Nevin Wilson, MD
Pediatrics, Allergy & Immunology
Dr. Nevin W. Wilson has devoted his career to academic medicine, taking leadership roles at West Virginia University School of Medicine and University Nevada School of Medicine before joining UNLV School of Medicine as professor and chairman of the Department of Pediatrics.
The son of a Las Vegas physician – his father was a practicing allergist for 50 years – Dr. Wilson opted for a career in academic medicine because it allowed him to combine patient care with teaching and research.
“I chose academic medicine for several reasons,” he said. “ First of all, I am very interested in unusual and complicated diseases, and when you are in academic medicine, you have more opportunities to take these kinds of cases. As an allergist and immunologist, I do a lot of things that people in private practice do not often do, like the other day when I did an aspirin desensitization. I also love research. Coming up with a clinical question and figuring out how to scientifically answer it is very appealing to me. Plus, I really love teaching and preparing tomorrow’s physicians.”
Dr. Wilson is experienced in working with patients with complex allergies. He has been part of the state’s Severe Combined Immunodeficiency (SCID) screening program and is helping develop a statewide protocol for infants who test positive for SCID, sometimes known as the “Bubble Boy Disease,” in which viruses and bacteria can cause severe, life-threatening infections.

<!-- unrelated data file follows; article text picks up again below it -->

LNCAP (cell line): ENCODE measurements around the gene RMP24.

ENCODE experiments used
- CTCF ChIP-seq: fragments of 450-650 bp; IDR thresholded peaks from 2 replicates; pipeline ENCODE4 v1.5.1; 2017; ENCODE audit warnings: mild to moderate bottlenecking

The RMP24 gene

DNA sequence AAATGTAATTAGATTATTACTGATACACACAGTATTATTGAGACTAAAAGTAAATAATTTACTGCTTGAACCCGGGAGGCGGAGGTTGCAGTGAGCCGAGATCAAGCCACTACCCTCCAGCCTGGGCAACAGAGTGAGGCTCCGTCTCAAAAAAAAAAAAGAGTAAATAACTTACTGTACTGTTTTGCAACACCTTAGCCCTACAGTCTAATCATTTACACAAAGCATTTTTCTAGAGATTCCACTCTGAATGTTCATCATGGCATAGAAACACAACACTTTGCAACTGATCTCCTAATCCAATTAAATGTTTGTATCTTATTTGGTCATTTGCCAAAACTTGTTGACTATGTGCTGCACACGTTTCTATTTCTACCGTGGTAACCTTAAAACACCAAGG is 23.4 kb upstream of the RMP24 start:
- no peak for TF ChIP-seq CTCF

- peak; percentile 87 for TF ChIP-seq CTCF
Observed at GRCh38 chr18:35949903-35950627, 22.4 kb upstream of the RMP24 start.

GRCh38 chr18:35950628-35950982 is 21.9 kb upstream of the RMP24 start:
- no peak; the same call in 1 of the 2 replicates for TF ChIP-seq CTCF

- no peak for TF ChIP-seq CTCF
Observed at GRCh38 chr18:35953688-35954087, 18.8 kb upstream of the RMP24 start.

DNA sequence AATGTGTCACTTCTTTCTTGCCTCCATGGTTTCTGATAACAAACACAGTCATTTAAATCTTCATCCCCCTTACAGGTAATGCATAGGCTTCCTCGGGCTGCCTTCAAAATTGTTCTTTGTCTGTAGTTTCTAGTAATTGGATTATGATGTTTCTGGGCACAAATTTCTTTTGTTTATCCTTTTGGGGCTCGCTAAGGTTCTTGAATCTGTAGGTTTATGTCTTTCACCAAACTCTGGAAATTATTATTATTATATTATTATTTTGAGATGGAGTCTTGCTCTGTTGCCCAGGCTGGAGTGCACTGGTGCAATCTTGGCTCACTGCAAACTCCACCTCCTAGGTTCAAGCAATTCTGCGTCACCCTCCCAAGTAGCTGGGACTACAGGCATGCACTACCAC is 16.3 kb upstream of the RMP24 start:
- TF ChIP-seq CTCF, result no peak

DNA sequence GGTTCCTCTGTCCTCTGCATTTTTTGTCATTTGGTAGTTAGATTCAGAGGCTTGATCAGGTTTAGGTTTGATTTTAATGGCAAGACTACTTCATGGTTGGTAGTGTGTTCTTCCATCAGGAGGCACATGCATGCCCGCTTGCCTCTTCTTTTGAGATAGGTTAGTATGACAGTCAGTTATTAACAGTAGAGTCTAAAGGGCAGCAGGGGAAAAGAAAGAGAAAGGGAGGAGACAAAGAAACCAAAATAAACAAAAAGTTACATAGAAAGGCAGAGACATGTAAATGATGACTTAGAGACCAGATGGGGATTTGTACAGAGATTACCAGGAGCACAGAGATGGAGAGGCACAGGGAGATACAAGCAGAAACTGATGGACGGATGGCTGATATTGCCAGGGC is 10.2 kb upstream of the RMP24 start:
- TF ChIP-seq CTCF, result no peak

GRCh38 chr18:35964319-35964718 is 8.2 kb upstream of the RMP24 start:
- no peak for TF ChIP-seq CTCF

“Through the SCID screening program, every time an infant’s blood is sent to the state lab, if the marker is low, they will call me,” he said. “ We are establishing a protocol to establish the diagnosis before the infant is infected. This is something that will be very exciting for Nevada and something that other states are already doing.”
Dr. Wilson is actively involved in research and publications, publishing two to four papers per year. A current project that involves the UNLV School of Public Health focuses on air-conditioning systems and “what comes out of them,” which may have an impact on one’s allergies.